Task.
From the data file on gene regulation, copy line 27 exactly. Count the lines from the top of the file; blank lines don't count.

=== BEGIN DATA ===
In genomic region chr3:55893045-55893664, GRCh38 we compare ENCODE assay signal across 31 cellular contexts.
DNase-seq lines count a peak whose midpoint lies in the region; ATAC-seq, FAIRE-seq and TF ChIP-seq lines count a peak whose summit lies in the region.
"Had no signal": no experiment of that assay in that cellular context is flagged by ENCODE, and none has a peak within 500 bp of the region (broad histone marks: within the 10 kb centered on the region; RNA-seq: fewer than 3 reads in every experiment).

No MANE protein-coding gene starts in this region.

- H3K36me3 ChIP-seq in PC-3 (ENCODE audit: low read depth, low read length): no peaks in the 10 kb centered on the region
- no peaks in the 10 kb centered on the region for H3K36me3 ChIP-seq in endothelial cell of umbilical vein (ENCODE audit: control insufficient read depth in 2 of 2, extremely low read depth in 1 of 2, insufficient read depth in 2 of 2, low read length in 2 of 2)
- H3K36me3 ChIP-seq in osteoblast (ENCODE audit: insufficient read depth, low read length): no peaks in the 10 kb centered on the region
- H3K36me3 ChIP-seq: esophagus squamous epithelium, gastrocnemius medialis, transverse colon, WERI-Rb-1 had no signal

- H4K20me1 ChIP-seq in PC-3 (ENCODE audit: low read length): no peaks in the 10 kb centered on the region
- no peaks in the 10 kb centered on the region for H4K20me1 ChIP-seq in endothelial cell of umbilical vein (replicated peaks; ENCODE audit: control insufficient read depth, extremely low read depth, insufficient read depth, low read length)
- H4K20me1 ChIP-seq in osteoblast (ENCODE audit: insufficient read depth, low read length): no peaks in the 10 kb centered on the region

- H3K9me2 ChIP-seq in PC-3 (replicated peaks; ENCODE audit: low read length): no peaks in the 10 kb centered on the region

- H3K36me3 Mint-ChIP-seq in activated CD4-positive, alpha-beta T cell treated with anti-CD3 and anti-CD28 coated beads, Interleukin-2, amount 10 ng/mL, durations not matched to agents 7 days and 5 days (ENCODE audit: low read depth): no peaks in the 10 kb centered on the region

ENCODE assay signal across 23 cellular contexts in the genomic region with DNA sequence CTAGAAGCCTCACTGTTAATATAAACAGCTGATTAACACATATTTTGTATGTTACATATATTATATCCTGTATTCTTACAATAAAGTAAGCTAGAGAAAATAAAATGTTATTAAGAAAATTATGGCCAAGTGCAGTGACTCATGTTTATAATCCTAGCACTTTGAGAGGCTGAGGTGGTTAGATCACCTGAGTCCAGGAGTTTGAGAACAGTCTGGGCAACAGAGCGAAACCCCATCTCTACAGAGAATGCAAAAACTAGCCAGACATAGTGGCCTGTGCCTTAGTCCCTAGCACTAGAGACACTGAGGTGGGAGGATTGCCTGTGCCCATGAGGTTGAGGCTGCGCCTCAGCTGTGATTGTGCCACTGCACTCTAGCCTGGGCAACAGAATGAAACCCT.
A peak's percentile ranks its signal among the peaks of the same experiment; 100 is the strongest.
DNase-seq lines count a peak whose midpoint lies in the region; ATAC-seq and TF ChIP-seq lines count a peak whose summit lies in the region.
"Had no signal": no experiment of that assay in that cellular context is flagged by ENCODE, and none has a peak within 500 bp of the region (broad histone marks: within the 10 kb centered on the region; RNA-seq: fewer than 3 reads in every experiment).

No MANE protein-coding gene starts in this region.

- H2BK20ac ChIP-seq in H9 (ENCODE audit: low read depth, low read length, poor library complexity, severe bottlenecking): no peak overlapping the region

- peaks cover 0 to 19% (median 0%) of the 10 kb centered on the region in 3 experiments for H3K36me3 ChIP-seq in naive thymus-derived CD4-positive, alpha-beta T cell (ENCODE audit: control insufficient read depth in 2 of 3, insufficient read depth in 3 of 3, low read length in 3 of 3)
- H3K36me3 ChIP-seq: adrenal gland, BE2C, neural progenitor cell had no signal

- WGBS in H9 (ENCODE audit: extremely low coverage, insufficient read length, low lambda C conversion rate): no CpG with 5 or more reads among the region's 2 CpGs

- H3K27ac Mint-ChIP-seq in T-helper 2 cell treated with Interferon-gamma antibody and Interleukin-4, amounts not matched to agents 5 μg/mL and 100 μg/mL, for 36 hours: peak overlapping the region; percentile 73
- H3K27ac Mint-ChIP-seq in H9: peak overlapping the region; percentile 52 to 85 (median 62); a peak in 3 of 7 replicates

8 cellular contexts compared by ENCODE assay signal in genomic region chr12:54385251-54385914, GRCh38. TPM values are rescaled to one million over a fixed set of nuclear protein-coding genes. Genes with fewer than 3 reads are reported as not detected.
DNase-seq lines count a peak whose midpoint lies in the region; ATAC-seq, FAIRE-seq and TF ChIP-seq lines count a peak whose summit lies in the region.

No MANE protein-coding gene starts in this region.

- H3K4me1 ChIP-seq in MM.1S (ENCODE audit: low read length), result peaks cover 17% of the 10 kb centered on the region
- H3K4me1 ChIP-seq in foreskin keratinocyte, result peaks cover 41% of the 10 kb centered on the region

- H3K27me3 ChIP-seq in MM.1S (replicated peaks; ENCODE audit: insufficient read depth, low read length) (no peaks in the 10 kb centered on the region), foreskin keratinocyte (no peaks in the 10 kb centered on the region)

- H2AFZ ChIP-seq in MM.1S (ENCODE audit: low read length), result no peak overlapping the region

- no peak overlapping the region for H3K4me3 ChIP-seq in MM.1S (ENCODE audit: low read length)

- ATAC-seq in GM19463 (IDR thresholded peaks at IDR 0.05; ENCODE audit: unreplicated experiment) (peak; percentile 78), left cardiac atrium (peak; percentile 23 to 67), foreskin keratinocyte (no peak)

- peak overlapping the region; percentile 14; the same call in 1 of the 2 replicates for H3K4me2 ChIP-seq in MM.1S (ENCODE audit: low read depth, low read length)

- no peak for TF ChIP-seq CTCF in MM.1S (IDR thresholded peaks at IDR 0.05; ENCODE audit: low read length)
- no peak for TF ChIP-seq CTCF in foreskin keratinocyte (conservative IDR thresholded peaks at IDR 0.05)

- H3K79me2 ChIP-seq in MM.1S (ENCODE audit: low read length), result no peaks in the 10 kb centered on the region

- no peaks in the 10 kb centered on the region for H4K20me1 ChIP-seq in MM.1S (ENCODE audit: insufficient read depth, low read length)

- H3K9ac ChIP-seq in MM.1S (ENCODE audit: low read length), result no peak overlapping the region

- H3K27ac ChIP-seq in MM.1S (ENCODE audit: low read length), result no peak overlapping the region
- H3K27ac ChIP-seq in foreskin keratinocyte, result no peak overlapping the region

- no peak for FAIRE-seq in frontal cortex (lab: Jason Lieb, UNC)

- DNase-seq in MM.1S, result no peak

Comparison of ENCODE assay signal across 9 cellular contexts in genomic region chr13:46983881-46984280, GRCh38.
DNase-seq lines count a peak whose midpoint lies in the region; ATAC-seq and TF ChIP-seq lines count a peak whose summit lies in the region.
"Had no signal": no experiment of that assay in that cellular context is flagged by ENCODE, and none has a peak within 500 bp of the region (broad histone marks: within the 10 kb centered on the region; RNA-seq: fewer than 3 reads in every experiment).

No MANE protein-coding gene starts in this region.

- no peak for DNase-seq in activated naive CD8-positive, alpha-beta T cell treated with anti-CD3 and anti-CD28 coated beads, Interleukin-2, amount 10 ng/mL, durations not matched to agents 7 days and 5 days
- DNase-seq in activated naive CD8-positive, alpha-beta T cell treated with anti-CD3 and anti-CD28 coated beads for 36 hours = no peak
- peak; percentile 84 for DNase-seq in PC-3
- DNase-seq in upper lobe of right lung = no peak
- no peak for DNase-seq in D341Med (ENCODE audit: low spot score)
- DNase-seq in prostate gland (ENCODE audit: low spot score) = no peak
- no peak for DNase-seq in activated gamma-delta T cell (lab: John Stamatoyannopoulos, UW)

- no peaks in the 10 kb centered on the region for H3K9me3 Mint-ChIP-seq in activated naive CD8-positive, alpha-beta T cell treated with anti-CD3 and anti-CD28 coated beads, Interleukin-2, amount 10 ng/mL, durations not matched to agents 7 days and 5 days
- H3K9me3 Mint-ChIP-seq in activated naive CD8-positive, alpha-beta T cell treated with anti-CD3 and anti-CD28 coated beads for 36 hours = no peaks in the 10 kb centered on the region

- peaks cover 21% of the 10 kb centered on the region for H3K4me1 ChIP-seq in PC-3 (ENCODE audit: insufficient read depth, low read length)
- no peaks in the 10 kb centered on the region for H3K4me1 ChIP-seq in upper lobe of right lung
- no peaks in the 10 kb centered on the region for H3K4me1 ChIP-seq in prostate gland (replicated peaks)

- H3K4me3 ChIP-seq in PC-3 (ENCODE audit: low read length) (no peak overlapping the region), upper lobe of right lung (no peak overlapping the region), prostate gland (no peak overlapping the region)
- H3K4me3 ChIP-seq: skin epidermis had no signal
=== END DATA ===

No MANE protein-coding gene starts in this region.